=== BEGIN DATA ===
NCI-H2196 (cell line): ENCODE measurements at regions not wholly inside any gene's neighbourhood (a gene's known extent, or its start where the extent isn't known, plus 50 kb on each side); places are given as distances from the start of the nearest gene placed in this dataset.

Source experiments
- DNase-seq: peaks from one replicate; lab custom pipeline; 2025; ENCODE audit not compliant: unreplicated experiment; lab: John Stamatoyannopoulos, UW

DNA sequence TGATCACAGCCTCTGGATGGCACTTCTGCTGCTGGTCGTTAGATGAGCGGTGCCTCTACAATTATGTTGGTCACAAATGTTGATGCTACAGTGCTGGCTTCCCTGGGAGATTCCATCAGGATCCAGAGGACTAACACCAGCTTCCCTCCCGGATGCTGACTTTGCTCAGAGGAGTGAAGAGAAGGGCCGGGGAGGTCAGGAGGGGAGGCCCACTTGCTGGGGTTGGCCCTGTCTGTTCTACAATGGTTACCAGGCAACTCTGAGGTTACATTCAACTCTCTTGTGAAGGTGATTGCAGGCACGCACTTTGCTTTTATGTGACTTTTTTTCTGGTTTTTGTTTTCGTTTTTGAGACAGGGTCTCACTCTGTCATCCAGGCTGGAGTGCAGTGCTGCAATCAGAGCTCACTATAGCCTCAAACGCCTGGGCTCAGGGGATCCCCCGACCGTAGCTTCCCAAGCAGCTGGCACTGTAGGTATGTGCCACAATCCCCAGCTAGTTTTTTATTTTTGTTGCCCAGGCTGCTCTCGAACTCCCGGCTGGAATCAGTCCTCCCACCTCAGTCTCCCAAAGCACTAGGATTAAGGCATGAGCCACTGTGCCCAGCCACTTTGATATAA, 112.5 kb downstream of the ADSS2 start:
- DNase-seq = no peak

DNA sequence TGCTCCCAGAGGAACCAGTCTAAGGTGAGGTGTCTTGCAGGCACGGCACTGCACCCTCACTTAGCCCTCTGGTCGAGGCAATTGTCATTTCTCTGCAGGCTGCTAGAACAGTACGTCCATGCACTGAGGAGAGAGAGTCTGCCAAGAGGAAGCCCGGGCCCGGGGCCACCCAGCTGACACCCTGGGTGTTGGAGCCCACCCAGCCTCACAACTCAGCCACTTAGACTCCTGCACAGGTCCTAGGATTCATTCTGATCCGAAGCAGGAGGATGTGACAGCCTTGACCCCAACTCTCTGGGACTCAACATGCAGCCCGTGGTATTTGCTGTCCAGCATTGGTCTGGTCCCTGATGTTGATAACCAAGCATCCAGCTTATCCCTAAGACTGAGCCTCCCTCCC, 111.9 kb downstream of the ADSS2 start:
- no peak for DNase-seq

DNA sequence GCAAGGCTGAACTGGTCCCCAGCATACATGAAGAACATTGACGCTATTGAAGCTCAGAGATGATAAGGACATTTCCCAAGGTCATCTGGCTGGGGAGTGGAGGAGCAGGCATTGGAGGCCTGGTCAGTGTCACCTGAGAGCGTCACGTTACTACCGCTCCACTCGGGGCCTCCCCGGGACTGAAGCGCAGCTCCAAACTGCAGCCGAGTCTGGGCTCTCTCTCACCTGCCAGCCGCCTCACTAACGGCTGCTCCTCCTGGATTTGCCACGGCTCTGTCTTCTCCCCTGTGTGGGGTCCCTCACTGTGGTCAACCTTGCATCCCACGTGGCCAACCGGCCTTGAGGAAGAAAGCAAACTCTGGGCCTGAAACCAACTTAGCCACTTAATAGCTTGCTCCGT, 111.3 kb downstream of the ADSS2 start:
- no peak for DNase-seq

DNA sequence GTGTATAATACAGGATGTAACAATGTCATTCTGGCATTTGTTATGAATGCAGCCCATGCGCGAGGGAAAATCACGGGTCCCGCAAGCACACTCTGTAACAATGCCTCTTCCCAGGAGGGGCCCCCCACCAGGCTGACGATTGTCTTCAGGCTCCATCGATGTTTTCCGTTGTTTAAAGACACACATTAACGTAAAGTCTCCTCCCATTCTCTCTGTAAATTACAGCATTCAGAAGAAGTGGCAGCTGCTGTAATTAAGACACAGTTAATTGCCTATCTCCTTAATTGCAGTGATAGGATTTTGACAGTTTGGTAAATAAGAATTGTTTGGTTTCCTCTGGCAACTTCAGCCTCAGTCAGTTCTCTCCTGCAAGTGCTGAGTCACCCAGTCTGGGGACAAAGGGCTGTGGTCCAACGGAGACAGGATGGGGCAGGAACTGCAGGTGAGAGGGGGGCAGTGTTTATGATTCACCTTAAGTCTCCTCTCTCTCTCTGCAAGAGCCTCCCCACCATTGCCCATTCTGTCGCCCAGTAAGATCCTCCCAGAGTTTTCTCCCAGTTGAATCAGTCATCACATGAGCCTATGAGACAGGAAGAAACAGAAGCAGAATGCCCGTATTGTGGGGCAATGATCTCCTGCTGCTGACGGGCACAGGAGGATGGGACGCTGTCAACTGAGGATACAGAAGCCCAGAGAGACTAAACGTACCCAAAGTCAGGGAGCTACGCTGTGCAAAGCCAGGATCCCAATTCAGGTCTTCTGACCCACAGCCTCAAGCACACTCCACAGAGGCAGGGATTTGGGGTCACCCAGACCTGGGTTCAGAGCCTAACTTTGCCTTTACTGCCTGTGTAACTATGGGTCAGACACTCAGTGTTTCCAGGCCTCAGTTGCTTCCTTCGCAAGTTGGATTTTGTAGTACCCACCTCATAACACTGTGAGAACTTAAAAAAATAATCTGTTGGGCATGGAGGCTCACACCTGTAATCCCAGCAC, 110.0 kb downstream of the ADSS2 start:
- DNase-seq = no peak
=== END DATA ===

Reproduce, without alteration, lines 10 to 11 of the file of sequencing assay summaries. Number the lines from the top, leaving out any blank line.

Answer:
DNA sequence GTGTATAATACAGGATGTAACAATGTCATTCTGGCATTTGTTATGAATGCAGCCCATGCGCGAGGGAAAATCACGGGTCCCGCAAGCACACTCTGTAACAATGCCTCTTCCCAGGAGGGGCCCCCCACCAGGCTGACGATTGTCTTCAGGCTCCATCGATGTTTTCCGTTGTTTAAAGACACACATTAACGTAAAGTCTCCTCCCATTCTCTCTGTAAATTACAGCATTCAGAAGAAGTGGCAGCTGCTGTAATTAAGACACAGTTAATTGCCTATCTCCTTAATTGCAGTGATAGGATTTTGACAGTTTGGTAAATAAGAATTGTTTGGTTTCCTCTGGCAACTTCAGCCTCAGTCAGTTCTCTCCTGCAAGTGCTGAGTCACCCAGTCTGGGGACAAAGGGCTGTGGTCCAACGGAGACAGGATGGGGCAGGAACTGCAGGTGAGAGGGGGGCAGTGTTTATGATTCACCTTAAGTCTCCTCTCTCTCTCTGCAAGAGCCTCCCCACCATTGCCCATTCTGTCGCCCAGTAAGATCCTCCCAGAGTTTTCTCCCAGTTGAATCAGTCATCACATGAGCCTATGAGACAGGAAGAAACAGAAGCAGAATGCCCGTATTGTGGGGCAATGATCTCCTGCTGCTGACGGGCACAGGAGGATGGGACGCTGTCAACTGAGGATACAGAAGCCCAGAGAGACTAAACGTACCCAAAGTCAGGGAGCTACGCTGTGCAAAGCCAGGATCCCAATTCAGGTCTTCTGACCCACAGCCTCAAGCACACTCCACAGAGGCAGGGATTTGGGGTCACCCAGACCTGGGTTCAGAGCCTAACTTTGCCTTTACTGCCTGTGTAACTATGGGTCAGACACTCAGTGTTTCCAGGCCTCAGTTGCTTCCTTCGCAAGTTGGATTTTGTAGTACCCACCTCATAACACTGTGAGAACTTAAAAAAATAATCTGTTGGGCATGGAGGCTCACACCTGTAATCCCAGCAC, 110.0 kb downstream of the ADSS2 start:
- DNase-seq = no peak